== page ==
In the summer of 2011, Dan Wheldon was on top of the auto racing world. He had just won his second Indy 500, and he was considered one of the greatest drivers of his generation. Then tragedy struck that fall at the season-ending race in Las Vegas – a track deemed too wide for Indy Car racing by almost every single driver on the circuit. Wheldon lost his life in a multi-car accident eleven laps from the start of the race.

Now, documentary filmmaker Laura Brownson has given us “The Lionheart,” a film about the career and legacy of the famed British driver. Included are interviews with Wheldon’s father Clive, his wife Susie, and many well-known members of the racing community, including car owners Michael Andretti, Chip Ganassi, and Sam Schmidt, as well as drivers Dario Franchitti, Tony Kanaan, Bryan Herta, Scott Dixon, and others.

Included are the expected tales of a brash, young, cocky newcomer who took the racing world by storm when he arrived on the scene in the early 2000s. Andretti, Franchitti, Kanaan, and Herta tell of the comradery and brotherhood the drivers shared during their time together – which included Wheldon’s first Indy 500 win in ’05. We also learn of their disappointment when Wheldon jumped ship from Andretti’s team for a ride with competitor Chip Ganassi Racing following the 2005 season. Wheldon’s career was not all warm and fuzzy. He made enemies along the way, as well as friends.

Juxtaposed with these remembrances, Brownson includes the present-day story of the young go-karting careers of Wheldon’s sons, Sebastian and Oliver, who were very young when their father was killed. Typically, I don’t like the back-and-forth flashback technique filmmakers sometimes use to relate stories occurring in different time periods, but Brownson makes the Wheldon family story work. For example, she’ll follow an anecdote of one of Dan’s racing disappointments with a similar go-kart race involving one of the boys. Interspersed in all this are many interviews with Susie Wheldon, in which she explains that while she worries every time the boys race, she knows this is their way of honoring their father’s legacy.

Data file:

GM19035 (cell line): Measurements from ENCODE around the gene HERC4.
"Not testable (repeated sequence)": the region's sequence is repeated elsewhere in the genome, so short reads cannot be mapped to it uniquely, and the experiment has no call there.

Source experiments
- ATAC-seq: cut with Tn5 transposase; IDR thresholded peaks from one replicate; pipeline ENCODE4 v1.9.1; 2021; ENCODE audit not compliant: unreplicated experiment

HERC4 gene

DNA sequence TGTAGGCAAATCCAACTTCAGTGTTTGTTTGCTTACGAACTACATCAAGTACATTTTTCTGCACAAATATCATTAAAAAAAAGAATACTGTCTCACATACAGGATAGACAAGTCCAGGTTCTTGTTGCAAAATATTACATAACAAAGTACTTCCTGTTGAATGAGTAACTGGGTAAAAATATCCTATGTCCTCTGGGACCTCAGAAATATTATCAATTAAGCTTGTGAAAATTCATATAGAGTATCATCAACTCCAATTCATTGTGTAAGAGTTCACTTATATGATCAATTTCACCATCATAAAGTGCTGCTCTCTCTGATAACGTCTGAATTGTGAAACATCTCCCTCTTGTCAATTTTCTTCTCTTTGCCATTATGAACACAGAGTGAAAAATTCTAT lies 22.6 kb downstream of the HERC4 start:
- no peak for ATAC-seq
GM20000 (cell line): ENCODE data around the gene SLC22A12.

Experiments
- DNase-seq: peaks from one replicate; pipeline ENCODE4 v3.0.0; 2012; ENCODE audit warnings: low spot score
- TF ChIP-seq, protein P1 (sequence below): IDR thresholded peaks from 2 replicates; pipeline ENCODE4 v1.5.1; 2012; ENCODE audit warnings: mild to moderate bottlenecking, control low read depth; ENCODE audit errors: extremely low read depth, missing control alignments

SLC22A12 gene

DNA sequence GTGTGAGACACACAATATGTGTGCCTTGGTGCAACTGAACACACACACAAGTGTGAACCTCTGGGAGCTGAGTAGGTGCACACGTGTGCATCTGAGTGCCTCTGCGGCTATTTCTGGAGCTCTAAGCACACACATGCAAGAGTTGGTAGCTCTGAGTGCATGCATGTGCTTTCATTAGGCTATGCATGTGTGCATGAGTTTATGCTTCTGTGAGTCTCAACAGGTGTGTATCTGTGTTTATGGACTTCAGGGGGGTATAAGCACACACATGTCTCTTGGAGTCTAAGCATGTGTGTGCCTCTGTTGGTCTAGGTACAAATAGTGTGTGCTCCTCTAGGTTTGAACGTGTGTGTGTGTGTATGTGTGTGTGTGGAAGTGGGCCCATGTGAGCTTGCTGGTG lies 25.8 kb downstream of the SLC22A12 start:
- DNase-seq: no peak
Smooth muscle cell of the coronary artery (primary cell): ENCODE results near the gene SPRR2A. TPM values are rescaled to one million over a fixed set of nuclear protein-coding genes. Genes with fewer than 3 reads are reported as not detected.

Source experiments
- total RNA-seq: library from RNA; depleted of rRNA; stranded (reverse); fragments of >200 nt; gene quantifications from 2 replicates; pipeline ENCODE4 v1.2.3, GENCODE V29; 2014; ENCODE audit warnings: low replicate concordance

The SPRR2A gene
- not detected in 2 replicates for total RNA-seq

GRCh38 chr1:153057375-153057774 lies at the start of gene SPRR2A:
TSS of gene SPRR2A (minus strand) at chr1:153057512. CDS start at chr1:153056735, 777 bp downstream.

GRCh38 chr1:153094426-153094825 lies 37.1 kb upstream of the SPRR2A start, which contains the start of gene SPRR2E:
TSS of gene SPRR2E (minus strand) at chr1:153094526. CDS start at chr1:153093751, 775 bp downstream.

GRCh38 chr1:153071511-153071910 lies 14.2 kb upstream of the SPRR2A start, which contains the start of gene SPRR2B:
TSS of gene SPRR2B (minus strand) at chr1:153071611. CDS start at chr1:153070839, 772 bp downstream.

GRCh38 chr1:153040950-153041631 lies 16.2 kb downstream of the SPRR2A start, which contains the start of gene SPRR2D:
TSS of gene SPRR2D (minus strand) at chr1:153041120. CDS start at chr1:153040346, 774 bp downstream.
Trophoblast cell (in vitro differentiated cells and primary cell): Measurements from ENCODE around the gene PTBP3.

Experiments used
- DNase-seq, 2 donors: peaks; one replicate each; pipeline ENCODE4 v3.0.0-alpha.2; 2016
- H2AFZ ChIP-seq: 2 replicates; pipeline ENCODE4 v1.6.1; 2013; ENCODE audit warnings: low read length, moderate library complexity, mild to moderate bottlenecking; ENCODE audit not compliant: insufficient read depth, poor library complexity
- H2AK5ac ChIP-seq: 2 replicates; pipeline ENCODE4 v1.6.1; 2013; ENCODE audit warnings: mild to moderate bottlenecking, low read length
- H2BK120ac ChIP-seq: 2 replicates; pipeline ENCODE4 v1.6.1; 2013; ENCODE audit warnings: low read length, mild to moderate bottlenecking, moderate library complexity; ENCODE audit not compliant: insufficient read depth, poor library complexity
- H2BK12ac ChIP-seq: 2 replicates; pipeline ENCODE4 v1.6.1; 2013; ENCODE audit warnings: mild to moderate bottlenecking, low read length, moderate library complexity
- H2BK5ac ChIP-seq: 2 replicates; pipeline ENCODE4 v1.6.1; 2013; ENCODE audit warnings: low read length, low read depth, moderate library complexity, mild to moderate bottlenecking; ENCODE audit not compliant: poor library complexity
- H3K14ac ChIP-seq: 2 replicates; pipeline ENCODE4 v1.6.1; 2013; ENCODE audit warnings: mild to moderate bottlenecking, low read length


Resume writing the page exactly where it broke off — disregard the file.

Particularly disheartening, we learn that Sebastian (the older son) regrets that he sees his competitors’ fathers wish their sons best of luck prior to the go-kart races, but Sebastian’s father is deceased. And Mom simply won’t do. Susie understands this, and smartly utilizes her racing connections. Tony Kanaan spends time roughhousing with the boys at their home, and Michael Andretti speaks earnestly to them about the pressure of having to live up to the high bar set by a champion-level father’s racing legacy. The inclusion of the boys’ story shows us the racing legacy of the Wheldon family, but it also serves as a constant reminder of the inherent danger of the sport.

I wonder, however, why Brownson decided to tell Wheldon’s story. Many drivers have lost their lives racing. Why is Wheldon’s story worthy of a feature length documentary? I don’t know the answer to that question, although I can say its past is so recent that Wheldon’s career and tragic death remain a part of most of our memories.

I would love to see a documentary on one of my favorite drivers, Mark Donahue. But he died in 1975. Wheldon’s death is recent enough that almost all his teammates and car owners are still alive and still active in the racing community. Kanaan, Franchitti, and Andretti are familiar to those with merely a passing knowledge of auto racing.

And kudos to Brownson for making a documentary about a race car driver that also appeals to those who don’t know anything about racing. I felt the same way about Tim Burton’s “Big Eyes.” I know next to nothing about art, but I was captivated by his story of a husband-and-wife artist couple. Same with “The Lionheart.” Even for those without any kind of knowledge of auto racing, this is an excellent film.

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